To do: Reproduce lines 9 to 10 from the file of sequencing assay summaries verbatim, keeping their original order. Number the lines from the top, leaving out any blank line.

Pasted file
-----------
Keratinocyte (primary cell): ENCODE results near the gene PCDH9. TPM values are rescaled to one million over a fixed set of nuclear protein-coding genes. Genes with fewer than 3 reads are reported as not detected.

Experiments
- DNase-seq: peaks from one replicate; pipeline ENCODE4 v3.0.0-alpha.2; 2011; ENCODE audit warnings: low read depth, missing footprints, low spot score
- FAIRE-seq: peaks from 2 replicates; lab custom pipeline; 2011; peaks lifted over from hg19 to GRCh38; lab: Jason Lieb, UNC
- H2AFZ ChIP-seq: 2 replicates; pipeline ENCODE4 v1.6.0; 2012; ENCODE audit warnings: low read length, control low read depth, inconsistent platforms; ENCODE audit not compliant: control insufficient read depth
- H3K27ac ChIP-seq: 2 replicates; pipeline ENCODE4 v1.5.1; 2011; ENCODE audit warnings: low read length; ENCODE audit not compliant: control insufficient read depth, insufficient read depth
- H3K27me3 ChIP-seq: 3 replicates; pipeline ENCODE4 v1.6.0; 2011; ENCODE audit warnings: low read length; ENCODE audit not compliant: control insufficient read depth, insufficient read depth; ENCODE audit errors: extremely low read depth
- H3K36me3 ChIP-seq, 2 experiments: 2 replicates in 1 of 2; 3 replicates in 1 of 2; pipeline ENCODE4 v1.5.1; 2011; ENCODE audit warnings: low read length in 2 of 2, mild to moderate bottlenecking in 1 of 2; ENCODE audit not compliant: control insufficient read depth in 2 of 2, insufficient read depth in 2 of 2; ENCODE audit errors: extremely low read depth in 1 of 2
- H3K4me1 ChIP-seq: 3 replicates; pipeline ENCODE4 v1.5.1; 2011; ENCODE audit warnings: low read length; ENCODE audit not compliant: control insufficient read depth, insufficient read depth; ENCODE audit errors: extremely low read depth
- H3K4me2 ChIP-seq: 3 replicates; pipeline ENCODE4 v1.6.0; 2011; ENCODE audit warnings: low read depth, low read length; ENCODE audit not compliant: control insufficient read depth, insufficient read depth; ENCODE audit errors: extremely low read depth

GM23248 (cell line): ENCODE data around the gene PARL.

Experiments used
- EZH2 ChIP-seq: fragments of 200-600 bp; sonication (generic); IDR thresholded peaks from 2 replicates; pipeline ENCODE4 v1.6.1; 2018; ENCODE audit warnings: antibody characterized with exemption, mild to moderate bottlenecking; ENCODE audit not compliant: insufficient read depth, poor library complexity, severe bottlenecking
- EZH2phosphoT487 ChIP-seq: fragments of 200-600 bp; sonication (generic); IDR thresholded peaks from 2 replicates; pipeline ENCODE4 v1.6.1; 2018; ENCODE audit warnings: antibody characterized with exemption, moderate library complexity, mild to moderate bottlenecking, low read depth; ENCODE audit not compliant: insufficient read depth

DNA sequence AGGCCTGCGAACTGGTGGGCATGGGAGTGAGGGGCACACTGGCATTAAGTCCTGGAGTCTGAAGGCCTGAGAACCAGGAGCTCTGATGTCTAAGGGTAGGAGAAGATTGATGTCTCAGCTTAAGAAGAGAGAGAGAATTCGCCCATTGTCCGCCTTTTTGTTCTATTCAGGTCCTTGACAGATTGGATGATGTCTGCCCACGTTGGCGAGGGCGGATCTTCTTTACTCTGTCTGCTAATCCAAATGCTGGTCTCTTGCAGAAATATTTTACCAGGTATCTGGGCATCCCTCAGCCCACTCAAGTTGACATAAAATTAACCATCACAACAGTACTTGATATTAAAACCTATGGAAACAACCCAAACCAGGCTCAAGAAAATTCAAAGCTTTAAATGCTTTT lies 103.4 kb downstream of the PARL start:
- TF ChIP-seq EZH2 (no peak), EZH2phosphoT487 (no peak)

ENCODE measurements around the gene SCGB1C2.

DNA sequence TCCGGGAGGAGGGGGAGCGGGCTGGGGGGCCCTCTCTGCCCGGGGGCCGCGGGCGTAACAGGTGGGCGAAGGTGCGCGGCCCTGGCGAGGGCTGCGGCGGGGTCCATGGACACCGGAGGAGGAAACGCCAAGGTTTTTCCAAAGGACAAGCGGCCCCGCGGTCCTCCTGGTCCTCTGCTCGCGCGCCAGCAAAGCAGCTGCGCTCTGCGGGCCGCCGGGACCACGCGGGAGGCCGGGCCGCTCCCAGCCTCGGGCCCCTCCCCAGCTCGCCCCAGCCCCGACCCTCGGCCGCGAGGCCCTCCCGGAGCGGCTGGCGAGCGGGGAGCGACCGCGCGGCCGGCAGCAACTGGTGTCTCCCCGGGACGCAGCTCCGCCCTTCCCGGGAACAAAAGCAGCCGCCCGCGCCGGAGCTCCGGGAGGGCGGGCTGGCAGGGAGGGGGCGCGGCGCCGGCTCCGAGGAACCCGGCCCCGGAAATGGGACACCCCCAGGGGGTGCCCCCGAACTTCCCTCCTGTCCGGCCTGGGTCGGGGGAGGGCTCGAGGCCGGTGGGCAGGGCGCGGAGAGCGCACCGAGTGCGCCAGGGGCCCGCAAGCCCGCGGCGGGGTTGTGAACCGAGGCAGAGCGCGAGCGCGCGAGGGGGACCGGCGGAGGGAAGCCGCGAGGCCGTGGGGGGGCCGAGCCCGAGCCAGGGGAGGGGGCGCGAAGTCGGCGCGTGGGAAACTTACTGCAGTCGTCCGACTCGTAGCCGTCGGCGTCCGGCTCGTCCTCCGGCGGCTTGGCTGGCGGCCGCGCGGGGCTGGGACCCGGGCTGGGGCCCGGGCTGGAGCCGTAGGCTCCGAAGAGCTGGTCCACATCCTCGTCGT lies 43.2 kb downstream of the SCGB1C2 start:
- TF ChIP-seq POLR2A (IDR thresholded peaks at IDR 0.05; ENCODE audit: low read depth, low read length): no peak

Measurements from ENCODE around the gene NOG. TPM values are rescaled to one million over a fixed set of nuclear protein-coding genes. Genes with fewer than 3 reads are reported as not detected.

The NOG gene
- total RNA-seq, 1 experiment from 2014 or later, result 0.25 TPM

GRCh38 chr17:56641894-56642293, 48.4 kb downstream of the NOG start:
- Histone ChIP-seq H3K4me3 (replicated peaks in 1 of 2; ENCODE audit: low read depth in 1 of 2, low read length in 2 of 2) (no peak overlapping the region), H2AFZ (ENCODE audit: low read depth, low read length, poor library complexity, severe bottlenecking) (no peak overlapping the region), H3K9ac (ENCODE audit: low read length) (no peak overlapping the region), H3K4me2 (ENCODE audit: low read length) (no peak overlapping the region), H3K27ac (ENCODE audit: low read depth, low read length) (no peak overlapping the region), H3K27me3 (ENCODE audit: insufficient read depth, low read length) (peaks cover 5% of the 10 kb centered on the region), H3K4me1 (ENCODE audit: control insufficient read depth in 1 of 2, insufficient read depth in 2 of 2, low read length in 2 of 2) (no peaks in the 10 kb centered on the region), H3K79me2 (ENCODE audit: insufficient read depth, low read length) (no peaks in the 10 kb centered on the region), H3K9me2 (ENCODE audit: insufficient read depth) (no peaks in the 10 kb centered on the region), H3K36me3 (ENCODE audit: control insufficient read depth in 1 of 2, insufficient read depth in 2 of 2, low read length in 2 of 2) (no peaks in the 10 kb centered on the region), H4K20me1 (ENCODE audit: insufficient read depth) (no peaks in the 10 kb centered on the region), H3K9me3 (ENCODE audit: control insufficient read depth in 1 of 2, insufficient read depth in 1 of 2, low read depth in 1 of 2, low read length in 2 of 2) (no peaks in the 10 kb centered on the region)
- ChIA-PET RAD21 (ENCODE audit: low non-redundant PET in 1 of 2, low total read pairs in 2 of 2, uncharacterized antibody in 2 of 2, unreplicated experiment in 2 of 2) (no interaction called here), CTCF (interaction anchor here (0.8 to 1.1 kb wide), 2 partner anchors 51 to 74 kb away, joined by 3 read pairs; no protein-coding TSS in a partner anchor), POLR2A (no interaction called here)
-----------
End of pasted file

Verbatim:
- H3K4me1 ChIP-seq: 3 replicates; pipeline ENCODE4 v1.5.1; 2011; ENCODE audit warnings: low read length; ENCODE audit not compliant: control insufficient read depth, insufficient read depth; ENCODE audit errors: extremely low read depth
- H3K4me2 ChIP-seq: 3 replicates; pipeline ENCODE4 v1.6.0; 2011; ENCODE audit warnings: low read depth, low read length; ENCODE audit not compliant: control insufficient read depth, insufficient read depth; ENCODE audit errors: extremely low read depth